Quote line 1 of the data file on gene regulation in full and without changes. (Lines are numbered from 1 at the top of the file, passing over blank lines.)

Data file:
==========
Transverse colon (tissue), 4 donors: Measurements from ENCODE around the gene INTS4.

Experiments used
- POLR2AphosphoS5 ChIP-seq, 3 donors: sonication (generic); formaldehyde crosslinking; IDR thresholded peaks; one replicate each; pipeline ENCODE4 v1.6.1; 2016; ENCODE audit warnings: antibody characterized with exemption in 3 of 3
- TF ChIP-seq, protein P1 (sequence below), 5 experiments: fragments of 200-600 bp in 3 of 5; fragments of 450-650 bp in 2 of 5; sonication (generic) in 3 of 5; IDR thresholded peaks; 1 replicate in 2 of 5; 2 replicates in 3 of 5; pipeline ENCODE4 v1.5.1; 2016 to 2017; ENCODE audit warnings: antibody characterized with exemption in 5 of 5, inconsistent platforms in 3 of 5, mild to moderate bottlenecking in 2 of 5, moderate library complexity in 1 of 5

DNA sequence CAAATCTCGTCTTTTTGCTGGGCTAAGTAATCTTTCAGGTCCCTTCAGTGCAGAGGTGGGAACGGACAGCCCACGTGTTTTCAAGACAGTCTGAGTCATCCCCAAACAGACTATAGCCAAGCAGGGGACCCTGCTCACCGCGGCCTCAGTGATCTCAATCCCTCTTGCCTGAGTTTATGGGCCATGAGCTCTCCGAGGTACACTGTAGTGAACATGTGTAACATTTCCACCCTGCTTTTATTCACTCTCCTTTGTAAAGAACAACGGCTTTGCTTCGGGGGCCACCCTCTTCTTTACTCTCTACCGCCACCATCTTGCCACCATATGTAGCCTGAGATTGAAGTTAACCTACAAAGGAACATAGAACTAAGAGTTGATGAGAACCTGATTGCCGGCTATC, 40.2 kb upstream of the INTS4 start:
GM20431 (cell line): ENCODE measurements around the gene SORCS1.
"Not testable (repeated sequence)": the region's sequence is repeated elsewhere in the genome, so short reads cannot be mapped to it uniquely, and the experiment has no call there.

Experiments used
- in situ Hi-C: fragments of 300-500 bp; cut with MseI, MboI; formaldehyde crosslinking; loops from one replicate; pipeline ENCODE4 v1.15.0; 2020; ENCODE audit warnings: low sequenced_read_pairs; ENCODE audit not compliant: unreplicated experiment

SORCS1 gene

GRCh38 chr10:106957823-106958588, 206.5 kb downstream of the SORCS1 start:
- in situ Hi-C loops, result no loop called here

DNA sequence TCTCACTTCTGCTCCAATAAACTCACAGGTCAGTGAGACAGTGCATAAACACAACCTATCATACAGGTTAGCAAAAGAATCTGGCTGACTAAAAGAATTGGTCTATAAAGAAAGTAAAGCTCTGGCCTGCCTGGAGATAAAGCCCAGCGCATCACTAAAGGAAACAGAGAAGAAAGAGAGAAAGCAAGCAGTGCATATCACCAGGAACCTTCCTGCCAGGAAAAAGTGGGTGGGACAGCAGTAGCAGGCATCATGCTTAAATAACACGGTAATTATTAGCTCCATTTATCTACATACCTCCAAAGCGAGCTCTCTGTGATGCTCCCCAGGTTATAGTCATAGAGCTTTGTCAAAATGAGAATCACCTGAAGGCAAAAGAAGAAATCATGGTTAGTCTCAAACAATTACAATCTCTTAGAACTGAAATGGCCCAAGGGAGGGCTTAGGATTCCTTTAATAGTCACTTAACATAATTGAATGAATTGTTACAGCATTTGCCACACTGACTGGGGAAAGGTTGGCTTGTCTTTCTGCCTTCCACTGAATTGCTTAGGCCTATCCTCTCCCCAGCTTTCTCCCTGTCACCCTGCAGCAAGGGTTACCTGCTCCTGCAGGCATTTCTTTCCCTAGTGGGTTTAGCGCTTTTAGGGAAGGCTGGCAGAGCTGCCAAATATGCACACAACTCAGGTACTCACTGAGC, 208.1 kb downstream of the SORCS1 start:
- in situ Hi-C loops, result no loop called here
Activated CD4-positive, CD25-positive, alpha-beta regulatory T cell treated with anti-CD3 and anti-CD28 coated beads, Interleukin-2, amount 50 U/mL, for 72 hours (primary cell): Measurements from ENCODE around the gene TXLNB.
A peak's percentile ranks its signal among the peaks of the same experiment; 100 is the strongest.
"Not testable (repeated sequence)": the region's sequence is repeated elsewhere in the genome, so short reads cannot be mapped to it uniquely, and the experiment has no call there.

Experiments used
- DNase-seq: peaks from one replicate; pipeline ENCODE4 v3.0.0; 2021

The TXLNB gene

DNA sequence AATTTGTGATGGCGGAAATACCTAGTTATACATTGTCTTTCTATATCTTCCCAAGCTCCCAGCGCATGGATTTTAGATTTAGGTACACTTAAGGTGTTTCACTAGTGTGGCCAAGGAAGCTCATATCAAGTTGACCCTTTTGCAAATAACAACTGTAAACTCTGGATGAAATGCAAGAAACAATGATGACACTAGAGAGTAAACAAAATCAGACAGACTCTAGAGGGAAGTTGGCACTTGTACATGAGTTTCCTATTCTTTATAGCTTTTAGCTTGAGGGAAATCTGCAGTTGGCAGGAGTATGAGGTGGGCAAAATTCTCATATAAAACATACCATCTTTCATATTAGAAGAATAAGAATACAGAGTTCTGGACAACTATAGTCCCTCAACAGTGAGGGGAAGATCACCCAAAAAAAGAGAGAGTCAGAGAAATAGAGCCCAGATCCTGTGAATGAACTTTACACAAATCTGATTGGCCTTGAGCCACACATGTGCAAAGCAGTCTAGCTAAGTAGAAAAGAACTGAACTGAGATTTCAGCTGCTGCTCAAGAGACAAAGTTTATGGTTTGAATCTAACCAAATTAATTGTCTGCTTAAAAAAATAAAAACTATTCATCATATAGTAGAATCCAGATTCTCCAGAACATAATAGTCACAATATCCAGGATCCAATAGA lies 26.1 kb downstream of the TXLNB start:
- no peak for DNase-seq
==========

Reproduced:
Transverse colon (tissue), 4 donors: Measurements from ENCODE around the gene INTS4.